Underwater Painting

Underwater Painting

Aug 20
Underwater Painting

Weightless, we float through the ocean, watching the beautiful reef and the amazing marine life. It’s time to dream: A dream of painting the world. Close your eyes and take out the paintbrush, take out all your colors, and start painting – underwater. Imagine how the paint floats with you, easy, cloudy and slightly changing shape.

Underwater photographers live with the fascination of the life-giving element – water. So do I. And when I’m put into the dry world, my thoughts are circling around water driven photography. My recent studio project is about underwater painting. It’s my great pleasure to show you some of my works, give you some tricks, and inspire you to create your own experiments.

Artificial Jellyfish: Simple drops of colored cream poured into water form bizarre shapes we all know from the underwater world. Olympus OM-D E-M5, m.Zuiko Macro 60mm, 1/125s, f/10, ISO-200

Observing the Clouds

All we need to start is a transparent bowl, either glass or plastic (mine is roughly about 30cm x 20cm and 16cm high (12″ x 8″ x 6.5″)), water, cream, food color, salt, and of course the photo equipment including at least two remote strobes. I chose to mount my m.Zuiko 60mm macro lens on the Olympus OM-D E-M5.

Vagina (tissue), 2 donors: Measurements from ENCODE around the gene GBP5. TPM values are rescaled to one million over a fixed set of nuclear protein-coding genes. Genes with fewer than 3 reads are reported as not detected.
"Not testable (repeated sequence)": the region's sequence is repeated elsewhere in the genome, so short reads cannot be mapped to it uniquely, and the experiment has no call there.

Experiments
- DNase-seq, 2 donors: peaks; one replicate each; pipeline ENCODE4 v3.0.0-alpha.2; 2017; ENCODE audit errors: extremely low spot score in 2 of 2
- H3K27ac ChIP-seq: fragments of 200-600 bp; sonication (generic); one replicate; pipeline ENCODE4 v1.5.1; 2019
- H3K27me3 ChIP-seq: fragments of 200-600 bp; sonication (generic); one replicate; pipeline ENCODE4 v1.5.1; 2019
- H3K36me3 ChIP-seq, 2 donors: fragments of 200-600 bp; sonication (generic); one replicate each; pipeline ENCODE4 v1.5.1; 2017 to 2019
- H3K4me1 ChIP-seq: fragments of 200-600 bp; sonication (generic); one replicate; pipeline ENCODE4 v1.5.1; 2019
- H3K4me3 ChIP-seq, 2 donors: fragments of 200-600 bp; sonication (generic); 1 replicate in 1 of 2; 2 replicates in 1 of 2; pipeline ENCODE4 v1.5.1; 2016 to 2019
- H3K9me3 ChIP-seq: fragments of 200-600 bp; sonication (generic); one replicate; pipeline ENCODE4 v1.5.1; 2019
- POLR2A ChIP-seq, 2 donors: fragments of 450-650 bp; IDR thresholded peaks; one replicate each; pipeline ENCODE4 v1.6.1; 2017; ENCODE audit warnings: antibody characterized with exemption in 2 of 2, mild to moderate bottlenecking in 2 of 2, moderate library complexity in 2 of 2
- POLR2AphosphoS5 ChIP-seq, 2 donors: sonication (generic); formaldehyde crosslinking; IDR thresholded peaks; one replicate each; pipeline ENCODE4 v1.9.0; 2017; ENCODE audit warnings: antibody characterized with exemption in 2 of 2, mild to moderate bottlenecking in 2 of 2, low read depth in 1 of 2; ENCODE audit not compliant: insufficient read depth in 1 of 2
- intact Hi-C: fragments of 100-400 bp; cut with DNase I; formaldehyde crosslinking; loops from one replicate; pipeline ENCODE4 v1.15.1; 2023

I recommend starting by observing of the behavior of the drops. Pour some colored cream into the water and watch how beautifully it sinks: speed and shape.

Underwater Painting – Reflection: Red and Blue colored cream poured into salt water create amazing shapes. Olympus OM-D E-M5, m.Zuiko Macro 60mm, 1/200s, f/18, ISO-200

Driving the System

It’s an incredible new experience watching colored cream sink and trying to photograph the underwater paintings. Did the show pass too quickly? Consider our experience in diving. We use different weights to adjust buoyancy whether we dive in salt water or in freshwater. Likewise, we adjust the speed and diffusion of the colored cream with… salt.